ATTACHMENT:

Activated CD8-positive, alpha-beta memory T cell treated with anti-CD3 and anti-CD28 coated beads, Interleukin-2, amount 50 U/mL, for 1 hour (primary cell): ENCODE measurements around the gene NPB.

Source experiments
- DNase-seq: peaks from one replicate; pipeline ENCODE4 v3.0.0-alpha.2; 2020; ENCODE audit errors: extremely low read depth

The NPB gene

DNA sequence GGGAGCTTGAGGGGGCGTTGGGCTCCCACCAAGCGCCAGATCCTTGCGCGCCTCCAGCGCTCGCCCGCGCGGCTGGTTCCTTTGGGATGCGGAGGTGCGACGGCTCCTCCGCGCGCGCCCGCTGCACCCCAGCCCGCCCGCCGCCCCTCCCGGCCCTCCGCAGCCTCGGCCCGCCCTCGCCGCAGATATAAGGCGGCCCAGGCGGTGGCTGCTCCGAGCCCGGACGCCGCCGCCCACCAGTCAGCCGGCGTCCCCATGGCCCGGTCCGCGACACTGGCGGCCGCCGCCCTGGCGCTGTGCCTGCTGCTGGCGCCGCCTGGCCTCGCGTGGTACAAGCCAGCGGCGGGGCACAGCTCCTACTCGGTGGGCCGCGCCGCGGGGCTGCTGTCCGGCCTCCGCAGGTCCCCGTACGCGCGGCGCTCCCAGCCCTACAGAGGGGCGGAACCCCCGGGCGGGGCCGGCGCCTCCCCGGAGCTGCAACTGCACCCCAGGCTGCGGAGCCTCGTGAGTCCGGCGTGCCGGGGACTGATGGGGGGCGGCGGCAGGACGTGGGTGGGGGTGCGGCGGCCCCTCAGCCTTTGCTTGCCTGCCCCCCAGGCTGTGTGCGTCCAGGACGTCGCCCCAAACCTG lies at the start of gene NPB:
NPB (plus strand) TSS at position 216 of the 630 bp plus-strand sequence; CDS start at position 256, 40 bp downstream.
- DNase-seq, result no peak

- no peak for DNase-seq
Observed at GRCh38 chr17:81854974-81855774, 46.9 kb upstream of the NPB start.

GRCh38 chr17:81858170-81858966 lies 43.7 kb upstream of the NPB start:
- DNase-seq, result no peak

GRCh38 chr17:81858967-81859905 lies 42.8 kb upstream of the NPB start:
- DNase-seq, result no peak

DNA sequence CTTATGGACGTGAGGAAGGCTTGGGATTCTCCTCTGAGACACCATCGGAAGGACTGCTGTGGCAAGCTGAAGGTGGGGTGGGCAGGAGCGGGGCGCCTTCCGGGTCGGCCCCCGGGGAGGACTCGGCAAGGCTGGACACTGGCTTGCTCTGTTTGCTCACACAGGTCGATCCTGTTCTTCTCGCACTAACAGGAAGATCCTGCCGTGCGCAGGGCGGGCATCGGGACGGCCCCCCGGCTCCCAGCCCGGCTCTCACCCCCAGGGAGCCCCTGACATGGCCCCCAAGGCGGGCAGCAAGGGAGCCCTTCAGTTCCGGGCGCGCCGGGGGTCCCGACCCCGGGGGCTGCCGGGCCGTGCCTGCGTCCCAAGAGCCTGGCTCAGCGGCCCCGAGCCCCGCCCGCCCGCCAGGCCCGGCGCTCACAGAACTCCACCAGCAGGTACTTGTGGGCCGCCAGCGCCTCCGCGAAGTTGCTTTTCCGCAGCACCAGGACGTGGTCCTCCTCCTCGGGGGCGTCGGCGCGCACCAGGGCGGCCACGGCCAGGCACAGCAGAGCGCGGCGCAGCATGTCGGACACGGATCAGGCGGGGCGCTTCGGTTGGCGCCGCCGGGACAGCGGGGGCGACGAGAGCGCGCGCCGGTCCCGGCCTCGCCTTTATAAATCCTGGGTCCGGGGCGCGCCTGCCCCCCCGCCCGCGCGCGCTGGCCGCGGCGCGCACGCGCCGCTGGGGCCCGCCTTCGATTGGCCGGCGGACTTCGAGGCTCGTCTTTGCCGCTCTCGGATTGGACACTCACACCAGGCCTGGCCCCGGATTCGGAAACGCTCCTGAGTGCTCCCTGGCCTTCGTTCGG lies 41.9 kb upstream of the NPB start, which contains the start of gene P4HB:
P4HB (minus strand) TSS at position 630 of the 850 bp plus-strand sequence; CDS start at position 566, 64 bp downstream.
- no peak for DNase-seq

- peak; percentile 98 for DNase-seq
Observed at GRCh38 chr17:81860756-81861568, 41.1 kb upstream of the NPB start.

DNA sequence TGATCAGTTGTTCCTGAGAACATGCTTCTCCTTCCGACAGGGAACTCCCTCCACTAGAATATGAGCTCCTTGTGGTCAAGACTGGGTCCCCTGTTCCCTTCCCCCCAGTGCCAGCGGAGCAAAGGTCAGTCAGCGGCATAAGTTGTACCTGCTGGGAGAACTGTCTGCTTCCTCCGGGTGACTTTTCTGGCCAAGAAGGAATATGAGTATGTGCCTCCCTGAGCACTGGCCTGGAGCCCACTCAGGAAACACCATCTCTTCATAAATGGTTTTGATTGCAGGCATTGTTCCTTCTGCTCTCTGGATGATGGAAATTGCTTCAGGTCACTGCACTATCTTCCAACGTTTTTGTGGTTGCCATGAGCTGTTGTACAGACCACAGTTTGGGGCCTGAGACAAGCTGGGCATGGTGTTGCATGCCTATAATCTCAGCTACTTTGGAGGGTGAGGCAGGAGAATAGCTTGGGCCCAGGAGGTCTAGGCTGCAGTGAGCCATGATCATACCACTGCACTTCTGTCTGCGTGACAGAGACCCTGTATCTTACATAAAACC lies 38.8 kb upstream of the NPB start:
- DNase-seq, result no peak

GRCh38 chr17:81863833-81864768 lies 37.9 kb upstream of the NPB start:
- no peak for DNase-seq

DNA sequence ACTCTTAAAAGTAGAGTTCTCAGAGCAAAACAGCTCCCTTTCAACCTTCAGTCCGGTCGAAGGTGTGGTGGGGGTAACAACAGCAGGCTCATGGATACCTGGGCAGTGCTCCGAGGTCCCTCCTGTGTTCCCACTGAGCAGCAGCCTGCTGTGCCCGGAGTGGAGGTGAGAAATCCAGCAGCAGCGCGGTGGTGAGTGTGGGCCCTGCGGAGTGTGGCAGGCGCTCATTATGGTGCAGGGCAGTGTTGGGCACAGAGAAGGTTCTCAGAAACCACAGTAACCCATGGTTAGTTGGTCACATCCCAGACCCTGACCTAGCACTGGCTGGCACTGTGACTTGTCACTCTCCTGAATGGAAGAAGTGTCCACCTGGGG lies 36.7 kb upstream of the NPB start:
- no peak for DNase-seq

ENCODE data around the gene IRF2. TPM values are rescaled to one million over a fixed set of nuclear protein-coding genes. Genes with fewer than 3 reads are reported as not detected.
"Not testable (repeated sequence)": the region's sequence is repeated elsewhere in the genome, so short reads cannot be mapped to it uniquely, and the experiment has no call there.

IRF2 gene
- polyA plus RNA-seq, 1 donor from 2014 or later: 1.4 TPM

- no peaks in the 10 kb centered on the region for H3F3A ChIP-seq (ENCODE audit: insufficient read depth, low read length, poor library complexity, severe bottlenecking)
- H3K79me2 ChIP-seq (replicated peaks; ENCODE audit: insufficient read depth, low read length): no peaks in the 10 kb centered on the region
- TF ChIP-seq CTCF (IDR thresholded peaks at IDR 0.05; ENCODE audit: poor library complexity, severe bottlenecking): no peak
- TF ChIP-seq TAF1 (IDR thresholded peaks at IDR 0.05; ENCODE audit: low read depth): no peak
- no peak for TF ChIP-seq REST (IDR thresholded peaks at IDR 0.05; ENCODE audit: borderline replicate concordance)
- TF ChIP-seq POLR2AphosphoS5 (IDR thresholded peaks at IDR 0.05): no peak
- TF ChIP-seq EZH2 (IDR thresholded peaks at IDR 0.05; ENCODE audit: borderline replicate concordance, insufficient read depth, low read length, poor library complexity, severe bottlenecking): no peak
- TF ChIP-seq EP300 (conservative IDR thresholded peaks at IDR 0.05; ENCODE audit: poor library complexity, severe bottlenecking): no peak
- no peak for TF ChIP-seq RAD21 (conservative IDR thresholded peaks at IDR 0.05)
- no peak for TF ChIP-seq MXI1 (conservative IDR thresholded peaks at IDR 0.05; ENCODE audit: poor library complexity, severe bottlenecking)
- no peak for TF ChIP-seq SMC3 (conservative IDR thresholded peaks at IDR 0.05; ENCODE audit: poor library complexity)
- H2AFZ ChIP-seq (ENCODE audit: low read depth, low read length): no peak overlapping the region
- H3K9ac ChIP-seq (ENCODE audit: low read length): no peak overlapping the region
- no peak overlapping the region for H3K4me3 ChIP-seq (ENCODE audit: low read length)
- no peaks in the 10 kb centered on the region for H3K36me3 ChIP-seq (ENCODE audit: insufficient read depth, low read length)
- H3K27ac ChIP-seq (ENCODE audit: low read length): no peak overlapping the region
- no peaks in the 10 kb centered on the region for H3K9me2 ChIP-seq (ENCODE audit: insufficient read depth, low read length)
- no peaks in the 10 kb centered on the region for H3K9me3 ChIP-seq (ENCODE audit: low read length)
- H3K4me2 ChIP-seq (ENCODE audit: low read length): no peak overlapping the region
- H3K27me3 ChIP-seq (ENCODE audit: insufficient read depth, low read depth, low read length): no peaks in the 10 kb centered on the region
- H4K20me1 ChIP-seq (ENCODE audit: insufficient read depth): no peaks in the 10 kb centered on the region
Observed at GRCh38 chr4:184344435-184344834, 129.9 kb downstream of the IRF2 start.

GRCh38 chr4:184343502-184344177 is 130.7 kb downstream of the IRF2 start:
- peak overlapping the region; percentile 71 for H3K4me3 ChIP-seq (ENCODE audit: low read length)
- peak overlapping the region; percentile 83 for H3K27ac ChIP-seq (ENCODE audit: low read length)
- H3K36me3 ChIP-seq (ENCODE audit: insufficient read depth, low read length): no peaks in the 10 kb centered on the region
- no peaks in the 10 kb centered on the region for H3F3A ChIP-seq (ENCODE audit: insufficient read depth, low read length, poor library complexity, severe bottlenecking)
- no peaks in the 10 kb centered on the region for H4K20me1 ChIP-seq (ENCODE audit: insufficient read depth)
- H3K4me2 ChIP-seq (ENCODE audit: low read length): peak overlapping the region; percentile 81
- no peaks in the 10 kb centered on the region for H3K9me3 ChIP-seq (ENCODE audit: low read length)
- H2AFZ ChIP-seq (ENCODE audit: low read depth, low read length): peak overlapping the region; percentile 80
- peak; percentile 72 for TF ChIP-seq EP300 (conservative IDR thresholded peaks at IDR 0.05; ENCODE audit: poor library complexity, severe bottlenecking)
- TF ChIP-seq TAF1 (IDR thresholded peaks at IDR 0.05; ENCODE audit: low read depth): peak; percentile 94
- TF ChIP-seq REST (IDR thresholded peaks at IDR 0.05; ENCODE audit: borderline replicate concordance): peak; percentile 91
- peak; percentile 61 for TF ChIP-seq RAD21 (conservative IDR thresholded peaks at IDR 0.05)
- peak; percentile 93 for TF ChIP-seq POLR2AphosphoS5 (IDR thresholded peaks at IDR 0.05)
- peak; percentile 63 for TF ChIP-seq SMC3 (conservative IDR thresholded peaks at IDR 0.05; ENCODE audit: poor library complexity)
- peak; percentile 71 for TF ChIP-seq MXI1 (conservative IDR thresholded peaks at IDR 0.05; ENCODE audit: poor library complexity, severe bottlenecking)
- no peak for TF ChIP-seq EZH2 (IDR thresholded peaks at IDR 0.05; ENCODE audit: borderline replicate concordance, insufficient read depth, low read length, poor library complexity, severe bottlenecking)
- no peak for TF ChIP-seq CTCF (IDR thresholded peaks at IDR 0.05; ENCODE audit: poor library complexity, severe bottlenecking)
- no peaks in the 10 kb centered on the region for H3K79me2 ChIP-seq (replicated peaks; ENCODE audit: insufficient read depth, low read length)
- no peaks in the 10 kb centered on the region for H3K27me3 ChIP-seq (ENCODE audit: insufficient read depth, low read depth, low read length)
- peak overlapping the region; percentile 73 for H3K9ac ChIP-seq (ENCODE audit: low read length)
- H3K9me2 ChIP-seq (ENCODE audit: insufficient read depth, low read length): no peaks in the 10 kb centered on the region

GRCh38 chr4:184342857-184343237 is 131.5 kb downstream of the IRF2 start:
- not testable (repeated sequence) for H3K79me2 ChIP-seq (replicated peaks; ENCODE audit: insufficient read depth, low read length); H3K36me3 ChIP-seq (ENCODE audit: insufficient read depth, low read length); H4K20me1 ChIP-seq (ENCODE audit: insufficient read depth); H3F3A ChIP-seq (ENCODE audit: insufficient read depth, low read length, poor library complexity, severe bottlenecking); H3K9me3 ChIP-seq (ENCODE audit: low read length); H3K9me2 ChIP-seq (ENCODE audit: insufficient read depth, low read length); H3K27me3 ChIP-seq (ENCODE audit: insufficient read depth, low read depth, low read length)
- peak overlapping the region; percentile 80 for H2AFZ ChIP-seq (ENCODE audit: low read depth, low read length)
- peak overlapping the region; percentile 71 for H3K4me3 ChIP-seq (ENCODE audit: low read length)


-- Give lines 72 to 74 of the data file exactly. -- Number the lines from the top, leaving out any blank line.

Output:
- H3K9me2 ChIP-seq (ENCODE audit: insufficient read depth, low read length): no peaks in the 10 kb centered on the region

GRCh38 chr4:184342857-184343237 is 131.5 kb downstream of the IRF2 start:
- not testable (repeated sequence) for H3K79me2 ChIP-seq (replicated peaks; ENCODE audit: insufficient read depth, low read length); H3K36me3 ChIP-seq (ENCODE audit: insufficient read depth, low read length); H4K20me1 ChIP-seq (ENCODE audit: insufficient read depth); H3F3A ChIP-seq (ENCODE audit: insufficient read depth, low read length, poor library complexity, severe bottlenecking); H3K9me3 ChIP-seq (ENCODE audit: low read length); H3K9me2 ChIP-seq (ENCODE audit: insufficient read depth, low read length); H3K27me3 ChIP-seq (ENCODE audit: insufficient read depth, low read depth, low read length)